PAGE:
I once heard a Police Chief in Oakland deliver a speech to a local Chamber of Commerce.  The speech was forthright. He admitted that no matter how many officers he put on the streets, he could never lower the crime rate in Oakland's downtown as effectively as could economic growth and prosperity. His message was clear: The value of an economic policy that put many people walking and living downtown in clean, well light areas would always trump another few hundred officers on the street. Thus, Oakland rebuilt it's city center, stuffed innovative housing downtown, elected a very talented mayor (Jerry Brown, now the governor of California - again!) whose strategic economic policy was simple - "I want 10,000 people living and working downtown", Jerry told us. And he proceeded to do his best to achieve that.  Unfortunately, Oakland is a very large city and the problem of the "institutionalization of the narcotics trade" resembles that of malignant cancer. Once embedded, it is very, very hard to put into remission.  In some ways, Governor Brown may end up recalling his terms at governor as more successful than his terms at mayor. But as I have said, it is a tough city Oakland. Maybe even too tough for a San Franciscan like Governor Brown too fix. But thanks for helping, governor Brown. Really. We appreciate any one in Oakland who tries hard at urban renewal and job creation. Any success in those areas in Oakland has always required super human efforts.

Why am I recounting these lessons to you Bellinghammers? Because we should think very carefully about our economic future for the next ten or twenty years.  Your present daily life aside, we don't live in Brigadoon. The reality of recession, unemployment, poverty, crime, bankruptcy, and foreclosure is here with us now. It will get worse if we do not structure economic policies for employment and a vibrant downtown, despite whatever taxes and wealth 48 MMT of coal imports may funnel (or not) through  and over the heads of most people in the county.  At all costs, I would advise the citizens of Whatcom County to work hard to preserve the economic integrity of Bellingham's downtown. Crime and poverty once embedded in dense urban neighborhoods would spread like an affliction through the county. We do not have such crime now. It remains to be seen how running 25 miles of coal trains through our town each day would effect that calculus.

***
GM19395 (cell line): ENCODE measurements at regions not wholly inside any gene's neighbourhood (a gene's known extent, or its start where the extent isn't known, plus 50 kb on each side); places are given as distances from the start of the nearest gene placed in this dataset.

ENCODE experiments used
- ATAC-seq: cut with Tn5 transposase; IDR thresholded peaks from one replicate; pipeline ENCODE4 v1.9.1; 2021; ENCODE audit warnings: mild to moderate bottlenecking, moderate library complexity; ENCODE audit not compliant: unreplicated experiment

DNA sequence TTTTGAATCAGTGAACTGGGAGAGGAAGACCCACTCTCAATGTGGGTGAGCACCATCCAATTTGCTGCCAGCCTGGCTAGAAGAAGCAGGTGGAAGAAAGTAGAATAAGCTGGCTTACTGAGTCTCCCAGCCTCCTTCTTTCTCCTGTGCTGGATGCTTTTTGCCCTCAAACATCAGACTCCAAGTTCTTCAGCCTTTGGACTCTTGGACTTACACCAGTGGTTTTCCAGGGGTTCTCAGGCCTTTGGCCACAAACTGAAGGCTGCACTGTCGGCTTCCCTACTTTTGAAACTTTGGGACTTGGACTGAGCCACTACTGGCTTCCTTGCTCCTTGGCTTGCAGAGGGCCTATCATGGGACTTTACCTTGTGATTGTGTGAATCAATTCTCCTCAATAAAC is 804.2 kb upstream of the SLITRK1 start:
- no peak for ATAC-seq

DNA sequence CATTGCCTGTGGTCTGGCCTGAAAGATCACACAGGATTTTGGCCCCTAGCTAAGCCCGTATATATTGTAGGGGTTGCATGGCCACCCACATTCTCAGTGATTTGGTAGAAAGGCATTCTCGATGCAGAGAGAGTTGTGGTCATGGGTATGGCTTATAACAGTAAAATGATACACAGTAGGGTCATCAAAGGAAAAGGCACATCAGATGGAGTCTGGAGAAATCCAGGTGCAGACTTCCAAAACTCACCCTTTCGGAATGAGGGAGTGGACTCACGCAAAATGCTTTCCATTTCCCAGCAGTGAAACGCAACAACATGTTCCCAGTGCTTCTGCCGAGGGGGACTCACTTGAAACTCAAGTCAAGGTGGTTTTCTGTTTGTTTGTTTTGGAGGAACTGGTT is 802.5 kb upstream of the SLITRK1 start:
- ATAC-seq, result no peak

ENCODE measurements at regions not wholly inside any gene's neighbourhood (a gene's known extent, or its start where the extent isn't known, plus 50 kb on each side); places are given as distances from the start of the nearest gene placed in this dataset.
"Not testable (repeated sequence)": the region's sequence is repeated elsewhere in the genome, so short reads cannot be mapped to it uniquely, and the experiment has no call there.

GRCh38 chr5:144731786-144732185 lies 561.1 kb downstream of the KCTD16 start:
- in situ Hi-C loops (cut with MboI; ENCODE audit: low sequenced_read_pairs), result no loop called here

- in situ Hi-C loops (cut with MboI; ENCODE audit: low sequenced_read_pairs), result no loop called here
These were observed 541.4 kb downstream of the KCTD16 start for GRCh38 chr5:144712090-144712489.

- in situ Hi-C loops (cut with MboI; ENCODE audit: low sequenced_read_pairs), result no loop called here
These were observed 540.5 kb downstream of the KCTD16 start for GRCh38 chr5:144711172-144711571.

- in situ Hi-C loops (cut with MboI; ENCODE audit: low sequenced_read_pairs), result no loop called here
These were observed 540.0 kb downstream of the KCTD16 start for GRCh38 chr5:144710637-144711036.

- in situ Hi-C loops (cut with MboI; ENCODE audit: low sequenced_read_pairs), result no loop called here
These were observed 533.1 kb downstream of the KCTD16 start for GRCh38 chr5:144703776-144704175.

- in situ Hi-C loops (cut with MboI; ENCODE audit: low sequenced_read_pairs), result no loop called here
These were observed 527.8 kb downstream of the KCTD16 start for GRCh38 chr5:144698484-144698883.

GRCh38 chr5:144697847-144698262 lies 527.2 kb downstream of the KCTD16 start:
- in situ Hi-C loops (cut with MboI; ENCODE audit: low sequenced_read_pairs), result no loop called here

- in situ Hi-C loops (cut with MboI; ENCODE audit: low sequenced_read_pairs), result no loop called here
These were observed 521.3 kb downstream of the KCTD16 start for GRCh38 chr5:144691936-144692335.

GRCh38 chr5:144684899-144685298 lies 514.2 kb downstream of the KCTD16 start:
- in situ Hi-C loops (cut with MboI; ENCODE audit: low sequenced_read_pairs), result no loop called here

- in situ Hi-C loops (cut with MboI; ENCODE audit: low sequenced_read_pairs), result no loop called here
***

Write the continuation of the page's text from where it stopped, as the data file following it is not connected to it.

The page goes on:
Expected Optimism said...

The fact that Oakland has nearly five times as many people as Bellingham, and about twice the population density, probably has something to do with the differing crime rates. It's also relevant that Oakland is just 8 miles from San Francisco, while Bellingham is about 8 miles from Ferndale. Not exactly apples to apples here.

Ryan M. Ferris said...

Thanks for your comment. No doubt Oakland is a big city with big city dynamics that Bellingham doesn't quite have yet. It is worth noting that we are positioned between two much larger metropolian (Seattle and Vancouver) areas in such a way that future expansion of Snohomish County (actually one of the top 100 most populous counties in the United States) and the South Delta area in B.C. (one of the fastest growing areas in Canada) could bring much more complex metropolitan dynamics here. We see some of these dynamics already since border crossings from B.C. are currently at an all time high (which is contributing to retail sales in Whatcom County extensively). Bellingham currently has little visible problem with gang activity. However, B.C. is notorious for "grow houses". "The Coke goes North and the Bud goes South" as Narcotics Agents say. And I have literally seen this exchange happen on my street here in Bellingham. I don't doubt for a minute that should our urban core deteriorate, that metropolitan dynamics typical of increased trafficking and drug use will accelerate.